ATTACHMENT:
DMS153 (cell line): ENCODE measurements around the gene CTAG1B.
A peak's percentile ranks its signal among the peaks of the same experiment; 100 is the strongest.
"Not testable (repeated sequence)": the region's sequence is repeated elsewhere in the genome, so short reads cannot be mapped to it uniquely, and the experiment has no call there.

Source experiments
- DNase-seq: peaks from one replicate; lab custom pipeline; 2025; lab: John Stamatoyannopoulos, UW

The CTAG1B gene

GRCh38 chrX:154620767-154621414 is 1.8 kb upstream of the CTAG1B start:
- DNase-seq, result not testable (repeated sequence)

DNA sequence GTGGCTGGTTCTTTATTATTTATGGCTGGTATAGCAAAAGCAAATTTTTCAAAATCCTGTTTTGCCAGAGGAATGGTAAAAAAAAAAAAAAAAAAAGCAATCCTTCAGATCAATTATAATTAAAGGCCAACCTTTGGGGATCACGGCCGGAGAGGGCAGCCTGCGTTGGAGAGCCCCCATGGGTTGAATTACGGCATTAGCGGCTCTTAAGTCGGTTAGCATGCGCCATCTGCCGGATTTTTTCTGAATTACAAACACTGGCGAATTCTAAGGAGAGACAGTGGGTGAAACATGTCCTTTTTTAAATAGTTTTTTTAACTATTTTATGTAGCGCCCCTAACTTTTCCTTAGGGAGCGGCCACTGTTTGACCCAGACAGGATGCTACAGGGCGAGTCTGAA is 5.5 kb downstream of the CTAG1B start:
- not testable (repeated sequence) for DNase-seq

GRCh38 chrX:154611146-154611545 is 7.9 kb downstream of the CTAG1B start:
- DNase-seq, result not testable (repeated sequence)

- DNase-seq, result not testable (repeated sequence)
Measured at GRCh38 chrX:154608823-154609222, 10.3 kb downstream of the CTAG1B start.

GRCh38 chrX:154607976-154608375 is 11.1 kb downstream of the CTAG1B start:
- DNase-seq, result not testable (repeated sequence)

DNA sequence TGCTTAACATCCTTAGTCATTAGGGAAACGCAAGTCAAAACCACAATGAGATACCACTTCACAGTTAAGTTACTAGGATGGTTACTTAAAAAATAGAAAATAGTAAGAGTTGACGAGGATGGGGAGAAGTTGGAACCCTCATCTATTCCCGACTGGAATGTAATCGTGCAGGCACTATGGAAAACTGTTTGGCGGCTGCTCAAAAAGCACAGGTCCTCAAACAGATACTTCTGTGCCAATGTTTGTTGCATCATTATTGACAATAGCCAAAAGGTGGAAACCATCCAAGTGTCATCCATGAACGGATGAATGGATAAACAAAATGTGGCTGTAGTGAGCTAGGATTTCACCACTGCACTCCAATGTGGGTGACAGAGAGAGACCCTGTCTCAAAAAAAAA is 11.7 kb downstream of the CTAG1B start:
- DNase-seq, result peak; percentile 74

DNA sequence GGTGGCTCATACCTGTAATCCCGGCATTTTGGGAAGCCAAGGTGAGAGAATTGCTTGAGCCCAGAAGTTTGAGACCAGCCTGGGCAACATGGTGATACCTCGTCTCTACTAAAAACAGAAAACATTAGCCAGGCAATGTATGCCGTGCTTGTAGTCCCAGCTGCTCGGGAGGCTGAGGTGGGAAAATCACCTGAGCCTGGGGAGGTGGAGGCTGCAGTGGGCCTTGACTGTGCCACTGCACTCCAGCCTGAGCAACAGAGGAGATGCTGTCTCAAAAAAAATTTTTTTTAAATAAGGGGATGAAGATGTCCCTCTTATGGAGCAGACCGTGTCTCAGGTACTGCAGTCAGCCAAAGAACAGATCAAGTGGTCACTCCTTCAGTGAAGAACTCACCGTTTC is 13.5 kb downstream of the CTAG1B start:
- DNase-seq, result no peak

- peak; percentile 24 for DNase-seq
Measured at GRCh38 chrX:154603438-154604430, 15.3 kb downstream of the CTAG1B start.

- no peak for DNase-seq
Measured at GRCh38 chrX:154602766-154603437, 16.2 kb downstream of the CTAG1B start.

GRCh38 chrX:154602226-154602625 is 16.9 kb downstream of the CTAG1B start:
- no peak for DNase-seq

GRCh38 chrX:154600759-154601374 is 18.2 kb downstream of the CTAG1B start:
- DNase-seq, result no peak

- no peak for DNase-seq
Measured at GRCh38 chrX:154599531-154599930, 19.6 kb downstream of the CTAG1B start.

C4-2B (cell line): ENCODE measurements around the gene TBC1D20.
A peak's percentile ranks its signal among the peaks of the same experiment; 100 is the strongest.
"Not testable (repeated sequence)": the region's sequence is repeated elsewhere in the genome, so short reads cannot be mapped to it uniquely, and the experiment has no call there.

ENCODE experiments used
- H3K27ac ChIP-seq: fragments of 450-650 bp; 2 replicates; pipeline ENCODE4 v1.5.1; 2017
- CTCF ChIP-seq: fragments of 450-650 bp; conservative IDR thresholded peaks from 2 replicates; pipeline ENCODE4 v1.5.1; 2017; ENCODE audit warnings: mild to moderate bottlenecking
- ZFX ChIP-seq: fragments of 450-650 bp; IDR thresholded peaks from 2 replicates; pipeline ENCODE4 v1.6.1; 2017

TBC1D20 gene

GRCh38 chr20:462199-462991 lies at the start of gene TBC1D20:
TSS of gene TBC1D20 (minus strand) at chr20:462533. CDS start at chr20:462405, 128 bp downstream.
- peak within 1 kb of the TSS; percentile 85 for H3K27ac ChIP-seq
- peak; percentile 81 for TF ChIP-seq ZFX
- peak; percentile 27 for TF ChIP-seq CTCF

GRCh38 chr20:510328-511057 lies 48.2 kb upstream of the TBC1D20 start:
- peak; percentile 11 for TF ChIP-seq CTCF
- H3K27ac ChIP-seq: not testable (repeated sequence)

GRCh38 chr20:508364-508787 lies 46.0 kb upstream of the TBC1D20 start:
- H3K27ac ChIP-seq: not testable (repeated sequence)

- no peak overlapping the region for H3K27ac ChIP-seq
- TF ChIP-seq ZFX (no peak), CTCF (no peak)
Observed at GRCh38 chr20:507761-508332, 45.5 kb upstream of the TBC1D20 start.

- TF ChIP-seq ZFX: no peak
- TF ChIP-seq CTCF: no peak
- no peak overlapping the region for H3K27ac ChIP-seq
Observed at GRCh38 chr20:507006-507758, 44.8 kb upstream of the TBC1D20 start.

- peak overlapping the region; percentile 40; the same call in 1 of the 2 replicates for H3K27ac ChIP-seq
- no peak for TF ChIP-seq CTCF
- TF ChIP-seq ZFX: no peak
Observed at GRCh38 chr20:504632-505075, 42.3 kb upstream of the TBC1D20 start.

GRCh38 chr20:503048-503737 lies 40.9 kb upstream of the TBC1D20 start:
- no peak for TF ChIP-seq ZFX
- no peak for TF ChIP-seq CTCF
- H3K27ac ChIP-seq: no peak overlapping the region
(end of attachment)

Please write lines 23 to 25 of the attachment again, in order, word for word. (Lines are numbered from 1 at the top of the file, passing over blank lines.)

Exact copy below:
- no peak for DNase-seq
Measured at GRCh38 chrX:154602766-154603437, 16.2 kb downstream of the CTAG1B start.

GRCh38 chrX:154602226-154602625 is 16.9 kb downstream of the CTAG1B start: